After a brief moment when it looked like negotiations were breaking down as the deadline for avoiding a second government shutdown approached, a deal seems to be falling into place. And by any normal measure, it represents a humiliating defeat for Donald J. Trump, as the Washington Post’s Aaron Blake observes:
The deal as laid out does include some border fencing — $1.375 billion worth, or 55 miles. That’s well shy of the $5.7 billion and 200 miles in wall funding he demanded that led to the shutdown, but it’s not nothing. Trump could argue that he got something out of the 35-day government closure.
But only if you ignore two very important things.
One is that this compromise includes a concession to Democrats, too: a reduction in the number of detention beds …
But the bigger issue is this: The amount of funding is actually shy of the original deal Republicans and Democrats reached last year that Trump rejected. At that time, the spending bill for the Department of Homeland Security included $1.6 billion for 65 miles of fencing, both slightly more than the current tentative deal.
Already some conservatives are attacking the deal, as MarketWatch reports:
Fox News host Sean Hannity on Monday night criticized the bipartisan deal that would prevent another government shutdown, interrupting his coverage of President Donald Trump’s rally in El Paso, Texas, to deliver his take.
“On this new so-called compromise,” Hannity said, “I’m getting details — $1.3 billion? That’s not even a wall, a barrier. … We will get back into this tomorrow. Any Republican that supports this garbage compromise, you will have to explain — look at this crowd.”
Other conservative critics of the deal include some Republican lawmakers, such as North Carolina Rep. Mark Meadows, head of the Freedom Caucus.
“This does not represent a fraction of what the president has promised the American people,” Meadows told The Washington Post. “I don’t speak for the president but I can’t imagine he will be applauding something so lacking.”
So how can Trump accept this deal? And if he won’t, how did the negotiations get this far? Politico’s Eliana Johnson has a very plausible explanation:
All along, the White House has said that if Trump can’t get his border-wall money from Congress, he may secure it himself either by a national emergency declaration, or by some shadowy “executive action” short of that where he moves around unobligated dollars. Here’s Politico’s explanation of that second course of action, publicly aired by Mick Mulvaney on Meet the Press, which presumably won’t set the kind of alarming precedent an emergency declaration would involve:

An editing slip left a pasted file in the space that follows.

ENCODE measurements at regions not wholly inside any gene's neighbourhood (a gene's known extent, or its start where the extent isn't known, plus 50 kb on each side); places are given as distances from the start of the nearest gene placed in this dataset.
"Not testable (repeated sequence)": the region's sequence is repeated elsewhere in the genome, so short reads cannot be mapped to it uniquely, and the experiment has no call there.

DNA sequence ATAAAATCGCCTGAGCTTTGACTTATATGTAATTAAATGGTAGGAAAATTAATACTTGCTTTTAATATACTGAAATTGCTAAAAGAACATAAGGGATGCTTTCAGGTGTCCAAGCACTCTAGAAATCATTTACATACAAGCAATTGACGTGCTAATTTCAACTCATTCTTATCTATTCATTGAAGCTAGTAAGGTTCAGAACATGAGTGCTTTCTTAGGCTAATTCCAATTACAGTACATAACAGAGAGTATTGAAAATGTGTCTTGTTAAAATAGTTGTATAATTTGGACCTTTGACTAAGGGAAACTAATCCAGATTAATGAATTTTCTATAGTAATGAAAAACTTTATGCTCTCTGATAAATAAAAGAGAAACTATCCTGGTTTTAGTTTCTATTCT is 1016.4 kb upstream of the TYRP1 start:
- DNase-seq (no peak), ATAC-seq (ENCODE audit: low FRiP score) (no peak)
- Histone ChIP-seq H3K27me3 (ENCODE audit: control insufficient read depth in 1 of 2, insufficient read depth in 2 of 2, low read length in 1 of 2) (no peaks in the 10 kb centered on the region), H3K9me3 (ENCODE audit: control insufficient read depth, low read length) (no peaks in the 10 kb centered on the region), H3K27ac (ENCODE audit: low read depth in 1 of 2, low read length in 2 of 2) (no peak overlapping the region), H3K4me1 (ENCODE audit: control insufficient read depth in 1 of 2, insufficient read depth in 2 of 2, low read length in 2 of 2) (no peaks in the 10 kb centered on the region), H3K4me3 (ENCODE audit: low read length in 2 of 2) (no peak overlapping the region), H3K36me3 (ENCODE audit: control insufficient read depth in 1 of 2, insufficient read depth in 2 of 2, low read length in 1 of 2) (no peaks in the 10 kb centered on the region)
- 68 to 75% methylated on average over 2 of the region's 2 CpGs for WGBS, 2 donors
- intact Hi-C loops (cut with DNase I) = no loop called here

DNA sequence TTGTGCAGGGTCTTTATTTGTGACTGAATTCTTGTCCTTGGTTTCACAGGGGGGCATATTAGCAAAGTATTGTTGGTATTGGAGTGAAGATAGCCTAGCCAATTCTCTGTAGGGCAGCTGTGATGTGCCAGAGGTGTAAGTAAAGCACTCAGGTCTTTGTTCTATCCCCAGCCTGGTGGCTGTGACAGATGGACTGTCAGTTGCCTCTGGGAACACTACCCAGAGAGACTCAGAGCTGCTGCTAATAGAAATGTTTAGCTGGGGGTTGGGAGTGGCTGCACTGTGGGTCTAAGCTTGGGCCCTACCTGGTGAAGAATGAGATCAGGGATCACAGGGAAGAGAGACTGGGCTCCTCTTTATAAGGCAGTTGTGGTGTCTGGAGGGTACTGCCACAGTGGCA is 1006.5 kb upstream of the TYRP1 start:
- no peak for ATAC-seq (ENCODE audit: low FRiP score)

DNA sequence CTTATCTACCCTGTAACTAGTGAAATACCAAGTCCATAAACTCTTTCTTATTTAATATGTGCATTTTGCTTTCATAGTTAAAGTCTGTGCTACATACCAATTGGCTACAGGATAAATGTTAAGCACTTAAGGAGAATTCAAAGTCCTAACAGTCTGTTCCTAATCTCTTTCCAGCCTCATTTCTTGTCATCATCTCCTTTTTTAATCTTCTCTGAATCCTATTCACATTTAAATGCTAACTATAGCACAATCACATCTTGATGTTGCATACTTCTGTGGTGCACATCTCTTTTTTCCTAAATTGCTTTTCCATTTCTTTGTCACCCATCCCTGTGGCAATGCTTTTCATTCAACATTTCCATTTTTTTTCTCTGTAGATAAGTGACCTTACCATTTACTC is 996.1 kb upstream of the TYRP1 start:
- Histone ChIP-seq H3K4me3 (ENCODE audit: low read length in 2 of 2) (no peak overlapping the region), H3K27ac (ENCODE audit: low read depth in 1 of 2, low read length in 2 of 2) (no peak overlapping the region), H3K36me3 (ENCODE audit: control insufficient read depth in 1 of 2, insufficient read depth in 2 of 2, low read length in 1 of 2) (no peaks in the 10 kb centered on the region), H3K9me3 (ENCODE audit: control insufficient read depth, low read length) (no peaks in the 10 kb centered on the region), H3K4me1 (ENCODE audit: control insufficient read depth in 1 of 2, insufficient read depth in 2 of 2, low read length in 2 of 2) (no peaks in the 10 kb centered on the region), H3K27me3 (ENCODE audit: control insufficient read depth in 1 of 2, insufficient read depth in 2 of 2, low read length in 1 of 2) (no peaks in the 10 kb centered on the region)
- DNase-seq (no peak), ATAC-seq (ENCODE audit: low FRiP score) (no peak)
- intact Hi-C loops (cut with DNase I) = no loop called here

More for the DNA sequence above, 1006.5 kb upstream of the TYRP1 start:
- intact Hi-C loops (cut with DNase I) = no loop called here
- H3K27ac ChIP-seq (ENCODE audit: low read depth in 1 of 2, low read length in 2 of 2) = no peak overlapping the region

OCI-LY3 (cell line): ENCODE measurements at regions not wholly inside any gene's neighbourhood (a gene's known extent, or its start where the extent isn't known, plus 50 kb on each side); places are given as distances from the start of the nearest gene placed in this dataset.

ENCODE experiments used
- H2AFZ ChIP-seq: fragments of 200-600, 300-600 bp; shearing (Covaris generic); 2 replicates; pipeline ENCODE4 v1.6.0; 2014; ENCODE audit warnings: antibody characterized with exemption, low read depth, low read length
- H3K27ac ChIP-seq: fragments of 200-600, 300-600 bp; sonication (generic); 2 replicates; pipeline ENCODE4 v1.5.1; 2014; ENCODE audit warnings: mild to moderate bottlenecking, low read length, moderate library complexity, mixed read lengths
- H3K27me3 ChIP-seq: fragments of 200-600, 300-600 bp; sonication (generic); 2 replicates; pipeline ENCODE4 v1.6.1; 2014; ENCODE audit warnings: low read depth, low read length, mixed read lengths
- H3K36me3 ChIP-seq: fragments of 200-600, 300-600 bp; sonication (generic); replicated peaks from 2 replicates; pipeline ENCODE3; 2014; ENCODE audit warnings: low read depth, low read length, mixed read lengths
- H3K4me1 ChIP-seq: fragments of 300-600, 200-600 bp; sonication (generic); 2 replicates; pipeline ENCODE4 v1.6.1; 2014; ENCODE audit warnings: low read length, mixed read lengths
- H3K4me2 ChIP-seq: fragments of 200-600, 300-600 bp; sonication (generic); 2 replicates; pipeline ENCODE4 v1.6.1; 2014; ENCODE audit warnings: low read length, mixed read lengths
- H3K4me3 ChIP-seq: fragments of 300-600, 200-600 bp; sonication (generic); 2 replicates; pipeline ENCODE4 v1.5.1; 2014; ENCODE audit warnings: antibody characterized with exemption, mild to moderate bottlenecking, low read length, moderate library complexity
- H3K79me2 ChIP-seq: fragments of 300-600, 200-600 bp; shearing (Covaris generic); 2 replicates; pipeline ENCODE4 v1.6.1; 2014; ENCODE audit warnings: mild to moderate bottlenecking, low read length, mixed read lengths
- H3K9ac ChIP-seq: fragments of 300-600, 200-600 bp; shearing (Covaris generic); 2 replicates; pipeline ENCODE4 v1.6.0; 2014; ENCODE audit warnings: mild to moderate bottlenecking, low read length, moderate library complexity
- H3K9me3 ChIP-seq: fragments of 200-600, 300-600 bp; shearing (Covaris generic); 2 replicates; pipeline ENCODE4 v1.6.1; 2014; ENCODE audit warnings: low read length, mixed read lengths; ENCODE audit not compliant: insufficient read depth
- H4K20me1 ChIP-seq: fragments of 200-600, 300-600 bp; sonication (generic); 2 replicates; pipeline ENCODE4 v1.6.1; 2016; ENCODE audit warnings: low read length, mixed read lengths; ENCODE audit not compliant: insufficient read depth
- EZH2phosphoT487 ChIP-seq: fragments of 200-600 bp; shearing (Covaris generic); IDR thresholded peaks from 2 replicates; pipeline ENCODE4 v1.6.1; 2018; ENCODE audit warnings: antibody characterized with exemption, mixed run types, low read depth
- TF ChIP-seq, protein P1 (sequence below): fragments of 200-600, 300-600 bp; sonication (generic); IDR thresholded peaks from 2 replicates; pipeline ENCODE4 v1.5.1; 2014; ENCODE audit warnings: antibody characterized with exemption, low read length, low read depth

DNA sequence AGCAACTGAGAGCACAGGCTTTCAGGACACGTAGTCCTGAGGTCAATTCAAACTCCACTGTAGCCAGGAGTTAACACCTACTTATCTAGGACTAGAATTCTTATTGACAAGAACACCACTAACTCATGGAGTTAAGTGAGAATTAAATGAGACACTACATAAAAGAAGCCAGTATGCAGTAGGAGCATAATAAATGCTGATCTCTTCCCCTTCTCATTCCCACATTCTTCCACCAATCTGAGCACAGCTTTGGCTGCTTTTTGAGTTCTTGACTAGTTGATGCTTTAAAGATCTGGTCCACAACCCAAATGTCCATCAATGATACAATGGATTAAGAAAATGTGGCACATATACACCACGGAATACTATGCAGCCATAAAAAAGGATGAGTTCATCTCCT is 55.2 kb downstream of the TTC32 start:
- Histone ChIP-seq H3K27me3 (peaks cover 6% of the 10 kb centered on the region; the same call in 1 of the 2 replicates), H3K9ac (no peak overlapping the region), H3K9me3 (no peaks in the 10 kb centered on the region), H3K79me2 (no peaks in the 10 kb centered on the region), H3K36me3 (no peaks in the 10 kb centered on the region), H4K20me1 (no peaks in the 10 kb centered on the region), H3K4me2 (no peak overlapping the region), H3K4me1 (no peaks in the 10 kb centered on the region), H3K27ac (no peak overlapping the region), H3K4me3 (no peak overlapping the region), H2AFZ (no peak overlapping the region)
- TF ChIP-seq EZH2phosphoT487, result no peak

The emerging consensus among acting chief of staff Mick Mulvaney and top budget officials is to shift money from two Army Corps of Engineers’ flood control projects in Northern California, as well as from disaster relief funds intended for California and Puerto Rico. The plan will also tap unspent Department of Defense funds for military construction, like family housing or infrastructure for military bases, according to three sources familiar with the negotiations.
“There are certain sums of money that are available to the president, to any president,” Mulvaney said on “Meet the Press” Sunday. “So you comb through the law at the president’s request … And there’s pots of money where presidents, all presidents, have access to without a national emergency.”
This (along with the more controversial emergency declaration) has been usually treated as a fallback proposition in the event negotiations in Congress collapsed. But there’s absolutely no reason Trump can’t pocket whatever Congress is willing to give him, and then pursue one of the other avenues to plus it up in the direction of the $5.7 billion he originally demanded. He even seemed to hint at that strategy at his El Paso rally, as The Hill reports:
President Trump on Monday said he would build his long-desired wall along the southern border regardless of whether Congress approves funding for it.
“Just so you know, we’re building the wall anyway,” Trump said at a campaign rally in El Paso, Texas, which sits directly across the Rio Grande from Mexico.
Any extra-congressional effort to raid budget line items and redirect them to the wall will most definitely spur litigation — especially if the administration seems to be picking and choosing projects in parts of the country Trump doesn’t care about, like California and Puerto Rico. But court action could take months and months, while, in the meantime, Trump can at least pretend he’s “won” the protracted battle over border-wall funding, despite his defeat in Congress.
Like anything else involving this president, the plus-up scenario isn’t at all a sure thing. He could simply reject the deal as inadequate and let the federal government shut down again, hoping that this time Democrats get the lion’s share of the blame. But given his endless capacity for making things up, and the unshakable faith in him among the base supporters this whole bizarre fight has been intended to succor, it would make sense that Trump would simply claim victory against all evidence, and let the saga spin out until it’s all but forgotten.